West Nile Virus
When was West Nile Virus identified in the U.S.?
How is West Nile Virus transmitted?
By the Culex Mosquito
What is the incubation period for West Nile Virus?
3 to 14 days, symptoms generally last 3-6 days
True or false.
Most people infected by West Nile Virus are symptomatic?
Most people are asymptomatic
A zoonotic disease caused by the spirochete Leptospira interrogans is defined as?
What are the stages of Leptospirosis?
Septicemic stage (stage last about 1 wk) and Immune stage
What physical findings can be seen in the septicemic stage of Leptospirosis?
Pharyngitis, Lymphadenopathy, Hepatomegaly, Splenomegaly
What physical findings can be seen in the Immune stage of Leptospirosis?
Same symptoms of initial phase, with the addition of "aseptic meningitis"
What is the tx of Leptospirosis?
Supportive Therapy
Tylenol 500 mg II PO Q6
Volume replacement
PCN G 1 M.U. IM Q4
Doxycycline 100 mg PO BID x 7 Days
A viral (rhabdovirus) encephalitis is defined as?
What is the incubation period of Rabies?
10-90 days. (Incubation periods vary with location of biest and amount of contac made)
What are the prodromal symptoms of Rabies?
Constitutional sx's; px or anesthesia at exposure site; psychiatric sx's; sore throat, GI sx's
What are the phases of Rabies?
Prodrome and Acute Neurological period
Larynx, pharynx spasm and severe px when drinking as well as hydrophobia and thick tenacious saliva can be seen in which phase of Rabies?
Acute Neurological Period
How is Poliomelitis transmitted?
Fecal-oral route
What is seen in the bulbar muscles innervated by cranial nerves during paralytic poliomyelitis?
Flaccid paralysis w/o sensory defects
What is the mortality rate in bulbar polio?
What is the transmission route for HAV?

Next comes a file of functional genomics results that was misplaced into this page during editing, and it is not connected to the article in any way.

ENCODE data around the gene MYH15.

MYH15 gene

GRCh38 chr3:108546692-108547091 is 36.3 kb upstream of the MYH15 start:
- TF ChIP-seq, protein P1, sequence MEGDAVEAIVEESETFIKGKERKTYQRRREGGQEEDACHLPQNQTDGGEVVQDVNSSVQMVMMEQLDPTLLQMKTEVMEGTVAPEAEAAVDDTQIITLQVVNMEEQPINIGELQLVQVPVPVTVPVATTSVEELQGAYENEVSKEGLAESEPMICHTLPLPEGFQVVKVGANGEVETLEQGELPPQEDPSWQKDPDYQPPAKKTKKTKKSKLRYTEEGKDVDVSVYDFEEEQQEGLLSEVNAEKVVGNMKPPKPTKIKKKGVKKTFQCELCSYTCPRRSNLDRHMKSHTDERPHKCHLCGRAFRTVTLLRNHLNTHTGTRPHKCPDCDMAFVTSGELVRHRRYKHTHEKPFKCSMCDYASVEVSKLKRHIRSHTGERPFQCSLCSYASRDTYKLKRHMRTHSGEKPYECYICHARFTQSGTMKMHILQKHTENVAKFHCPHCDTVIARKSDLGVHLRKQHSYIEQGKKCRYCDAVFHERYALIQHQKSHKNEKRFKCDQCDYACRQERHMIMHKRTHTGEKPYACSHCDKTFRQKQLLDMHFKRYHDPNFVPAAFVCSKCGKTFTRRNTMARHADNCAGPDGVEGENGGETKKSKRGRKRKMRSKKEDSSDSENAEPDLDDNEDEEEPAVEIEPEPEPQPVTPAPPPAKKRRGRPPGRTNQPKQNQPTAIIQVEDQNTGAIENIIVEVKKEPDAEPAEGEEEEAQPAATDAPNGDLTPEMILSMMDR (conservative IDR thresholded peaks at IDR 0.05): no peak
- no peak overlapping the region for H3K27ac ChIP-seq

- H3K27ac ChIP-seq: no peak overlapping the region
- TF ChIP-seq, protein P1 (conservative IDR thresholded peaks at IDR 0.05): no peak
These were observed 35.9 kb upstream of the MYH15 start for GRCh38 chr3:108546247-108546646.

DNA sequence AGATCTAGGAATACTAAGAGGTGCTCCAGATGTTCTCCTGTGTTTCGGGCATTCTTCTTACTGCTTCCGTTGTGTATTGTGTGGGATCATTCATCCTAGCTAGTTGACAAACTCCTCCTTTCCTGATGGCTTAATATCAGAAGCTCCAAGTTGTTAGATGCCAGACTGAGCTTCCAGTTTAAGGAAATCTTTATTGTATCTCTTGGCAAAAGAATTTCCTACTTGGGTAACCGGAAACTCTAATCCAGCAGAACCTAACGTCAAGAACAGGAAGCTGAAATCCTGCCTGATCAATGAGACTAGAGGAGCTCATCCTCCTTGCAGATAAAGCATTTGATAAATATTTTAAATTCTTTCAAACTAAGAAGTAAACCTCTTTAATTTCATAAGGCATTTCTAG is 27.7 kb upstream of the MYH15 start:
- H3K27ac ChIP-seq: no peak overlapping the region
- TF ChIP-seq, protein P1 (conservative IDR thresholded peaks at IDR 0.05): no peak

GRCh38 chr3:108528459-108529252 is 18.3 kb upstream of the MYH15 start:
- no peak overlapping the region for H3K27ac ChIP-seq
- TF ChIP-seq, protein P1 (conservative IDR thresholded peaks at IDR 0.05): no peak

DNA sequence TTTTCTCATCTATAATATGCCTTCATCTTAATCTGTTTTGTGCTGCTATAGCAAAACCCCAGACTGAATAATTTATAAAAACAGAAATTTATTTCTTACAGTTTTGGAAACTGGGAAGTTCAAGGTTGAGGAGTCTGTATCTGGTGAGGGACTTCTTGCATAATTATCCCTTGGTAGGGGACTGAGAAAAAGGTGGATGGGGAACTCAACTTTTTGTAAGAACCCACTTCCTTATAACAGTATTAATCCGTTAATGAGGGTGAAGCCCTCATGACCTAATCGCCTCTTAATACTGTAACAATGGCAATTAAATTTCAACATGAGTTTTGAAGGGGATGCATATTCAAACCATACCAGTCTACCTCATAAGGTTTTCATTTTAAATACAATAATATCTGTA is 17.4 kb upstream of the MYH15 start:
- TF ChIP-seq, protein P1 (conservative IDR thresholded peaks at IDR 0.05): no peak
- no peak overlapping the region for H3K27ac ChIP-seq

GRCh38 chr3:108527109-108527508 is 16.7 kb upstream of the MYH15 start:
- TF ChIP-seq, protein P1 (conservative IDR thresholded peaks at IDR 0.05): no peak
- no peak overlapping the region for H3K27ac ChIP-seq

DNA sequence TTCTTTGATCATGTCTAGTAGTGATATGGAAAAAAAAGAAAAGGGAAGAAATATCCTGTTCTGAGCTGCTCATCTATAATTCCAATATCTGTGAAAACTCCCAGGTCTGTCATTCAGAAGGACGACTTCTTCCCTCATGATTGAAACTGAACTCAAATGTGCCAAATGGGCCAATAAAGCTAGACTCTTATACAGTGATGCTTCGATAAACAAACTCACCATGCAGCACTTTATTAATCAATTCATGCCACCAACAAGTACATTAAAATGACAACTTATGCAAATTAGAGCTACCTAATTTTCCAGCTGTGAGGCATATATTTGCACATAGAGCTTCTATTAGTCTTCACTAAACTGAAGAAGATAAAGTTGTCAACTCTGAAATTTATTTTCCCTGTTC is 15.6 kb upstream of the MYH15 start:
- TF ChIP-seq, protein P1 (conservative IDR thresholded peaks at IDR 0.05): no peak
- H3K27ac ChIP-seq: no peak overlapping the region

Fecal Oral route
What is the transmission route for HBV?
Parenteral Route
What is the transmission route for HCV?
Parenteral route, iv drug accounts for most cases
What is the transmission route for HDV?
Possibly superinfection of HBV
What is the transmission route for HEV?
Water borne, ingestion
What is the transmission route for HGV?
In which stage of Hepatitis will you see aversion or distaste to smoking as well as fatty, floating, clay stools?
Prodrome Stage
What are the 3 stages of hepatitis?
Prodrome, Icteric, and Convalescent
What is the transmission method of Salmonellosis?
Consumption of contaminated food/drink
Which serotypes of Salmonellosis will cause infection?
How is the diarrhea described in a pt. who suffers from Salmonellosis?
What are the latent sx's of Salmonellosis?
Splenomegaly, Abdominal distension, Bradycardia, and Dicrotic pulse
What is an acute diarrheal infection?
What is the causative agent of cholera? How is it transmitted?
Vibrio cholera and it is transmitted by consumption of contaminated shellfish, h20, food
In cholera, stool that is liquid gray, turbid and w/o fecal odor, blood or pus is described as?
Rice water stool
In cholera, what is the amount of diarrhea that can be produced in 1 day?
15 liters